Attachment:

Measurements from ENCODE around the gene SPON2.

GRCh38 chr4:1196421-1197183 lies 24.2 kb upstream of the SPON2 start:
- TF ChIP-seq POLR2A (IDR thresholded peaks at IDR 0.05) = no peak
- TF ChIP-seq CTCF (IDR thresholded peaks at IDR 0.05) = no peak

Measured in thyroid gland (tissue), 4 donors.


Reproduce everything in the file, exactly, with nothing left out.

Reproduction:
Measurements from ENCODE around the gene SPON2.

GRCh38 chr4:1196421-1197183 lies 24.2 kb upstream of the SPON2 start:
- TF ChIP-seq POLR2A (IDR thresholded peaks at IDR 0.05) = no peak
- TF ChIP-seq CTCF (IDR thresholded peaks at IDR 0.05) = no peak

Measured in thyroid gland (tissue), 4 donors.